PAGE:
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Band-limited functions, and Time-Frequency Analysis of Non-Stationary Signals: Application to Bioelectrical Signals Analysis
  • Moisés Soto-Bajo ,
  • Javier Herrera-Vega,
  • Andrés Fraguela Collar
Moisés Soto-Bajo

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Javier Herrera-Vega

Corresponding Author:[email protected]

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Andrés Fraguela Collar
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Many methods for signal analysis are based in the framework of time-frequency analysis, and some of them are supposed to be able to deal with non-stationary signals, as the Hilbert-Huang transform, which is based on the Hilbert Spectrum Analysis (HSA). HSA is a classical methodology which allows to assign an amplitude-phase representation, and hence an instantaneous energy and frequency, to a signal, which are supposed to be meaningful when applied to some specific signals. However, the resulting methods not always produce consistent or satisfactory frequential analyses. In this work, we propose a new method based on the HSA for time-frequency analysis, which is easy to implement, computationally cheap, and highly customizable to adapt the results to some specific requirements on the frequential behaviour of the signal. To do that, some previous theoretical analysis are performed, which are interesting by themselves. We investigate the time-frequency localization problem of the Fourier transform, defining the support of measurable functions, and characterizing the spaces of functions with support contained into a specific set. This leads us to consider the Hardy-type spaces, composed by square-summable functions such that the support of its Fourier transform is contained into a specific set. On the other hand, we approximate some time-frequency components of a signal, linked to specific time windows and frequency ranges, with generalized trigonometric polynomials, with frequencies into these specific ranges. This leads us to introduce the Tremolo-Vibrato spaces, intimately linked to the Hardy-type spaces, and to study the Hilbert spectrums of generalized trigonometric polynomials, which can be performed directly by using explicit general expressions. Finally, we propose a simple method for quantifying the time-varying relative importance of each component in the frequential decomposition. This method is applied to the analysis of medical signals, as EEG and ECG.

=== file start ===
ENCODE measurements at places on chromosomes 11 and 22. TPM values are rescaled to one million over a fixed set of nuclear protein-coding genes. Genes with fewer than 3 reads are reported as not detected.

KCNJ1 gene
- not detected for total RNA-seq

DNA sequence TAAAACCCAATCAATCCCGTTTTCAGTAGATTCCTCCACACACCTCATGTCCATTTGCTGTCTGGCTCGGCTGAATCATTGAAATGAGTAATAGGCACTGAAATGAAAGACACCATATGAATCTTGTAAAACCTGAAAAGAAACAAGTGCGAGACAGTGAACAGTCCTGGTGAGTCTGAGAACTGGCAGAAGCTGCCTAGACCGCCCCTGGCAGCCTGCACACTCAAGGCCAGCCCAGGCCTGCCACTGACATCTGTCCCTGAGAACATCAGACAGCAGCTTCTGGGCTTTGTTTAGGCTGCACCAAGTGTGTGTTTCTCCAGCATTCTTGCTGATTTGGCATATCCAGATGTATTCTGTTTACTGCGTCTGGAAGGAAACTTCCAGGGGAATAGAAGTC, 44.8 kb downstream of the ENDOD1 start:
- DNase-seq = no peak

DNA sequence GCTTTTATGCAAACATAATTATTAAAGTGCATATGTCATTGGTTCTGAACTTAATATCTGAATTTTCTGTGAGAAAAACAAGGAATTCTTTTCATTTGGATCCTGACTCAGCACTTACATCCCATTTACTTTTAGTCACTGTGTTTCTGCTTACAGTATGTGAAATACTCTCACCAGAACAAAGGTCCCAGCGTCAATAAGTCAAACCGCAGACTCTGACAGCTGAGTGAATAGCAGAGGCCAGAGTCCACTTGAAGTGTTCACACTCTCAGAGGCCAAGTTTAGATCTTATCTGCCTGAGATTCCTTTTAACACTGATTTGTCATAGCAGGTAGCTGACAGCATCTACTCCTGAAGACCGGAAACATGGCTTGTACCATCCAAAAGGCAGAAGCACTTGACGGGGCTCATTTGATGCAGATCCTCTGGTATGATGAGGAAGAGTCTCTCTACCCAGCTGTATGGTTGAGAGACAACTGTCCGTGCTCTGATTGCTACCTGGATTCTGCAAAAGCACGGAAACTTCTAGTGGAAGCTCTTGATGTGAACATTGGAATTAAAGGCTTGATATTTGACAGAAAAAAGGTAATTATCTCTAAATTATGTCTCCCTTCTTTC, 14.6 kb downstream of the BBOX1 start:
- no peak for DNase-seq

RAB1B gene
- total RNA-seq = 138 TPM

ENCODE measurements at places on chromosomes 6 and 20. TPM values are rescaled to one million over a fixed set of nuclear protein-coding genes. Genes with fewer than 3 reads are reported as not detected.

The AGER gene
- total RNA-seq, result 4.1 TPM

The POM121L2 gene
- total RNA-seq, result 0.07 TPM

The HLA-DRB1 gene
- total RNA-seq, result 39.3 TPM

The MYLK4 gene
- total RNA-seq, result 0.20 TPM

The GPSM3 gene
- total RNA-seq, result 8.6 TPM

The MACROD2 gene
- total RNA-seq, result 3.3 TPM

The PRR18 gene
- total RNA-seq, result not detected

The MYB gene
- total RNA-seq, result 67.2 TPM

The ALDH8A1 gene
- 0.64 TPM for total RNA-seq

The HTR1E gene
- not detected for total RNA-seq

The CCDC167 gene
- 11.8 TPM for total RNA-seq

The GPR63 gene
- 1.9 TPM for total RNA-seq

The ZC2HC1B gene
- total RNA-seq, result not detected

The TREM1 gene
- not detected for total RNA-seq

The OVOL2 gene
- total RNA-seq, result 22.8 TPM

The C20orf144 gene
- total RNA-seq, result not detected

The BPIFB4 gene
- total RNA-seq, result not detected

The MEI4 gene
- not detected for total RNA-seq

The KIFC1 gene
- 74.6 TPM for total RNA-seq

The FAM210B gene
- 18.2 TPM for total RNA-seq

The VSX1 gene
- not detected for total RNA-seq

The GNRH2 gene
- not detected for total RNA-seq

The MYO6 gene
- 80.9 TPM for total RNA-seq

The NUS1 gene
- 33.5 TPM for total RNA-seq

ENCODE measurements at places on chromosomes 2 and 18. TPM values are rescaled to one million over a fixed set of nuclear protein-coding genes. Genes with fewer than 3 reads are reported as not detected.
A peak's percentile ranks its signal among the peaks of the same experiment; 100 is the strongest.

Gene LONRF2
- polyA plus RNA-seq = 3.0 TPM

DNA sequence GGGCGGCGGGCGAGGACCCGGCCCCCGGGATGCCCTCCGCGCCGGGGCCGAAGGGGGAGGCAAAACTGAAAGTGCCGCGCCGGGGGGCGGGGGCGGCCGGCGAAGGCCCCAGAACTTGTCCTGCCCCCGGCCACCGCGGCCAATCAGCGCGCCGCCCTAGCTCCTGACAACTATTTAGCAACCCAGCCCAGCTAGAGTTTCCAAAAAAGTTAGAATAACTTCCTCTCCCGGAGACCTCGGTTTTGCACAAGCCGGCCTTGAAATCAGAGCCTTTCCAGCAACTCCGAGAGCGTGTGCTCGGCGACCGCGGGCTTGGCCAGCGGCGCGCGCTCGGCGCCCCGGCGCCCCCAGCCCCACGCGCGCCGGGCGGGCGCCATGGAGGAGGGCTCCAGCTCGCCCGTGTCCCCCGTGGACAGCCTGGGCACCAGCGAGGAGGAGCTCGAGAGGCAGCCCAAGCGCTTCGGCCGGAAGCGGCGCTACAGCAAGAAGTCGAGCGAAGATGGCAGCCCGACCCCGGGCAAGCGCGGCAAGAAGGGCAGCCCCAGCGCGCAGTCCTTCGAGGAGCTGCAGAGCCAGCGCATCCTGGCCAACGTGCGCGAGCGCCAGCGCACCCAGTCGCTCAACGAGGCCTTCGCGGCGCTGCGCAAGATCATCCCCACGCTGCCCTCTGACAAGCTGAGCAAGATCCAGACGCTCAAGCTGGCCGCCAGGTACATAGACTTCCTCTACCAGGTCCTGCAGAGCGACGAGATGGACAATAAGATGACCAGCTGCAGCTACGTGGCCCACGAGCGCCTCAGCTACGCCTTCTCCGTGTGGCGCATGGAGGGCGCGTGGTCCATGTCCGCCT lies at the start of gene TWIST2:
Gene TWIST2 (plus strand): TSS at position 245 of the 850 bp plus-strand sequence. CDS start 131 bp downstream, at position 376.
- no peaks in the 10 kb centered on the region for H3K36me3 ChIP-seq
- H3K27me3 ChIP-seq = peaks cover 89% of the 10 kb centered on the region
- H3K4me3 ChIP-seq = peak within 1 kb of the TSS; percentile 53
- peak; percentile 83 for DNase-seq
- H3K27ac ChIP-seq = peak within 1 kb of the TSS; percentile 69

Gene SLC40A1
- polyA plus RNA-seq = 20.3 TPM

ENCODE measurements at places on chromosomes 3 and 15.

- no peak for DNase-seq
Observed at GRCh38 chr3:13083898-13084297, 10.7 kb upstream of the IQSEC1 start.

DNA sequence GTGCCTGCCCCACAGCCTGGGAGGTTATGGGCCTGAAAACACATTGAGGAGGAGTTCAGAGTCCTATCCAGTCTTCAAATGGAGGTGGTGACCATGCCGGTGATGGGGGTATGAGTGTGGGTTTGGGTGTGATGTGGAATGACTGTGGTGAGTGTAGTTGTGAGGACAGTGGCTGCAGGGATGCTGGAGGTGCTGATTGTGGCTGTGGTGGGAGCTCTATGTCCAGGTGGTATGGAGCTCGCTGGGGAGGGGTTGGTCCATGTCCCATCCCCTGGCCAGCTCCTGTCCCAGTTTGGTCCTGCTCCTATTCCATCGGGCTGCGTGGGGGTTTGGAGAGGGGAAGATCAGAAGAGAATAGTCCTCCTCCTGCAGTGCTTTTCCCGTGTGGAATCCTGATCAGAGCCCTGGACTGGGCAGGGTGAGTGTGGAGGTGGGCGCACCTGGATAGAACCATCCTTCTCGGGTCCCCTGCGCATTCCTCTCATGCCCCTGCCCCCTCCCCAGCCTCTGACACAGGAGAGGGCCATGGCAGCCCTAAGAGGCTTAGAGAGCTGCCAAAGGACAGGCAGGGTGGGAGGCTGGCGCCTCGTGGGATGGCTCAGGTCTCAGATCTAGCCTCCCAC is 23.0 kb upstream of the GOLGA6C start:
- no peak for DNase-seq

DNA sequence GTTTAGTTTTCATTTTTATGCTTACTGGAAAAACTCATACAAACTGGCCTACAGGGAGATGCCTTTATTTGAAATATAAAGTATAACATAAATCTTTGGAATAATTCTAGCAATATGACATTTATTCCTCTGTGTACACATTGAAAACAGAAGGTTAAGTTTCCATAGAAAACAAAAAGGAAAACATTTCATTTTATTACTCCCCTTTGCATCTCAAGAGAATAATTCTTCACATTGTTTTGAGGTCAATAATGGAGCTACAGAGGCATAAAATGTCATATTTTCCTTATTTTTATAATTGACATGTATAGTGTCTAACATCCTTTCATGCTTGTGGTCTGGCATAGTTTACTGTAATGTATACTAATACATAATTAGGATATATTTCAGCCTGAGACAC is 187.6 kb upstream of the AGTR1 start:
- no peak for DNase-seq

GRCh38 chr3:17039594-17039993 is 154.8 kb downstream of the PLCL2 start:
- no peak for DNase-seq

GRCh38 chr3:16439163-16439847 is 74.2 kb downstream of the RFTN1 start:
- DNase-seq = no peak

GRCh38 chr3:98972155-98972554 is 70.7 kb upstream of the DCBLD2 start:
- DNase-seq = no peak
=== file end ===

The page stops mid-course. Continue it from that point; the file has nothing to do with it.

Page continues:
03 Jan 2024Submitted to TechRxiv
08 Jan 2024Published in TechRxiv